Maggots Help Indonesians Fight Food Waste at Home

18 December 2021 12:38 WIB

Black soldier fly lay eggs on narrow wood boards in the cage at a Biomagg office, in Depok, on the outskirts of Jakarta, Indonesia, November 23, 2021. Sinta and her family have been using the Magobox for the past few months, and receive new deliveries of maggot eggs every few weeks. After the maggots devour food waste, Sinta takes the valuable maggot excrement from the Magobox and sprinkles it onto her plants to use as organic compost. REUTERS/Ajeng Dinar Ulfiana

18 Desember 2021 00:00 WIB

A worker checks black soldier flies in a cage at a Biomagg office, in Depok, on the outskirts of Jakarta, Indonesia, November 23, 2021. When a batch of maggots reach the pupa stage after at least two weeks, she sells the pupas off to local business owners to use as livestock feed. REUTERS/Ajeng Dinar Ulfiana

18 Desember 2021 00:00 WIB

Maggots eat food waste at a Biomagg office in Depok, on the outskirts of Jakarta, Indonesia, November 23, 2021. Magobox was conceptualised by 28-year-old Indonesian entrepreneur Fathimah Himmatina at the end of 2020, and she only started selling the boxes in February of this year. She came up with the idea for Magobox while researching ways to earn extra income. REUTERS/Ajeng Dinar Ulfiana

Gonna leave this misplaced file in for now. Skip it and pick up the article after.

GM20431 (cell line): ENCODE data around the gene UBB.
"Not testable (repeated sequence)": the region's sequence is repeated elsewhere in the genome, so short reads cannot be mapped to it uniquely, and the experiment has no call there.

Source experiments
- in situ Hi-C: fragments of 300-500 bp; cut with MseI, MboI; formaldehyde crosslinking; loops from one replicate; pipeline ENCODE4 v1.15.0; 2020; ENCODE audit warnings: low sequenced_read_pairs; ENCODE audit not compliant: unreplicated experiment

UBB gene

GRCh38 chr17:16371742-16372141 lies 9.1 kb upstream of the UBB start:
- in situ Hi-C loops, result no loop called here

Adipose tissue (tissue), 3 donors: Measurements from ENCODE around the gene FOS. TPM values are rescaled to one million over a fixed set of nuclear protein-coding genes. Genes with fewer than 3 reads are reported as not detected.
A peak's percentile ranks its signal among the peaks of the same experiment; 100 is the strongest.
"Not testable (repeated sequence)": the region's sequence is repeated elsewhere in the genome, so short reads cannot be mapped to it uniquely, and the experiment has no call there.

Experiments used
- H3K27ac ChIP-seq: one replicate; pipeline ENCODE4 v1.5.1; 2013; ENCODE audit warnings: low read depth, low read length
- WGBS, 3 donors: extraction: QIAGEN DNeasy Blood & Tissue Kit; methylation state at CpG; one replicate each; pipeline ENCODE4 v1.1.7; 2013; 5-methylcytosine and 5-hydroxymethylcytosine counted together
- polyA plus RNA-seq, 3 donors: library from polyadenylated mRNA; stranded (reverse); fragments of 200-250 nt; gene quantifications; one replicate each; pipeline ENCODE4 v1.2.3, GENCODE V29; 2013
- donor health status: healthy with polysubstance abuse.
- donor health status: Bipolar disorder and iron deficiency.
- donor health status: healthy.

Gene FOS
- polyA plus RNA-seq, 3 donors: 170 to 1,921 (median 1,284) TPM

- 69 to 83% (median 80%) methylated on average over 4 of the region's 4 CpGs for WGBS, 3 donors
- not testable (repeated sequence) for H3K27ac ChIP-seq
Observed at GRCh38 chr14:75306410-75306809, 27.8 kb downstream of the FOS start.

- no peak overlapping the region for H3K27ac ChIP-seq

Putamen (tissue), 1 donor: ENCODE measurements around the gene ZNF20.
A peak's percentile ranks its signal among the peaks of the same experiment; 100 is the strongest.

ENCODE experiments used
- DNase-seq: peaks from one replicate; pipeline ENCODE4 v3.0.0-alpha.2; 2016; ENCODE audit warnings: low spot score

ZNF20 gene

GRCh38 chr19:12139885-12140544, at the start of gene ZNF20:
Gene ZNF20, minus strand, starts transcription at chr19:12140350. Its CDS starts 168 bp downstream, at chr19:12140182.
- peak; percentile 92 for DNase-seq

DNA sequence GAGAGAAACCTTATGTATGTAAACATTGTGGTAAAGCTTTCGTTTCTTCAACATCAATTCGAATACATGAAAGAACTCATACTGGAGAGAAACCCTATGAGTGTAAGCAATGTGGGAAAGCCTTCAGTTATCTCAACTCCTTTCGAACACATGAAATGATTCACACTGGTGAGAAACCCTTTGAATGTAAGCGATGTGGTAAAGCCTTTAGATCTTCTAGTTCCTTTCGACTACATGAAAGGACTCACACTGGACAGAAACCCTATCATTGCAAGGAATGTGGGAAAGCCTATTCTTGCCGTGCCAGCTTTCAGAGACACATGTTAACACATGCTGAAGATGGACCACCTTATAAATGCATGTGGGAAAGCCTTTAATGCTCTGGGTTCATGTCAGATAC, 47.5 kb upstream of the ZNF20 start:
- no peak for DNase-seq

18 Desember 2021 00:00 WIB

A worker feeds chickens with maggots at a Biomagg office in Depok, on the outskirts of Jakarta, Indonesia, November 23, 2021. Magobox currently orders its Black Soldier Fly maggot supplies from a farm operated by a partner company in Depok of West Java Province, where the Magoboxes are also assembled. REUTERS/Ajeng Dinar Ulfiana

18 Desember 2021 00:00 WIB

A Magobox starter kit is pictured in Jakarta, Indonesia, November 18, 2021. REUTERS/Ajeng Dinar Ulfiana

18 Desember 2021 00:00 WIB

A worker pours food waste for baby maggots at a Biomagg office in Depok, on the outskirts of Jakarta, Indonesia, November 23, 2021. REUTERS/Ajeng Dinar Ulfiana

18 Desember 2021 00:00 WIB